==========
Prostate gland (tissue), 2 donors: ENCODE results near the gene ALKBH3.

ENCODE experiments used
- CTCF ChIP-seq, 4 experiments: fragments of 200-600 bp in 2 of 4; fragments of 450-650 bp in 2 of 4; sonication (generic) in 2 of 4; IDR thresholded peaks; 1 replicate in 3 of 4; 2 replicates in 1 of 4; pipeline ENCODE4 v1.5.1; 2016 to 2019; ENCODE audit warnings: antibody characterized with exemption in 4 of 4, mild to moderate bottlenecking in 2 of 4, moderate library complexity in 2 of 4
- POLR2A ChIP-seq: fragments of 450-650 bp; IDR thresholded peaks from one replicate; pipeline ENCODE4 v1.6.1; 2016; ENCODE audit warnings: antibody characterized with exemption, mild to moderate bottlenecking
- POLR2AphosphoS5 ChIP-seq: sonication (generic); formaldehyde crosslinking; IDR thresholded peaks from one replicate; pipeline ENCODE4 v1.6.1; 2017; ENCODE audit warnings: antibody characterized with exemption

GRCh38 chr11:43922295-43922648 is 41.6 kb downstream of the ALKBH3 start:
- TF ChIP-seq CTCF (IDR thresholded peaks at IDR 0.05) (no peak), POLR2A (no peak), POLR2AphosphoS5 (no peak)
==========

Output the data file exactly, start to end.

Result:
Prostate gland (tissue), 2 donors: ENCODE results near the gene ALKBH3.

ENCODE experiments used
- CTCF ChIP-seq, 4 experiments: fragments of 200-600 bp in 2 of 4; fragments of 450-650 bp in 2 of 4; sonication (generic) in 2 of 4; IDR thresholded peaks; 1 replicate in 3 of 4; 2 replicates in 1 of 4; pipeline ENCODE4 v1.5.1; 2016 to 2019; ENCODE audit warnings: antibody characterized with exemption in 4 of 4, mild to moderate bottlenecking in 2 of 4, moderate library complexity in 2 of 4
- POLR2A ChIP-seq: fragments of 450-650 bp; IDR thresholded peaks from one replicate; pipeline ENCODE4 v1.6.1; 2016; ENCODE audit warnings: antibody characterized with exemption, mild to moderate bottlenecking
- POLR2AphosphoS5 ChIP-seq: sonication (generic); formaldehyde crosslinking; IDR thresholded peaks from one replicate; pipeline ENCODE4 v1.6.1; 2017; ENCODE audit warnings: antibody characterized with exemption

GRCh38 chr11:43922295-43922648 is 41.6 kb downstream of the ALKBH3 start:
- TF ChIP-seq CTCF (IDR thresholded peaks at IDR 0.05) (no peak), POLR2A (no peak), POLR2AphosphoS5 (no peak)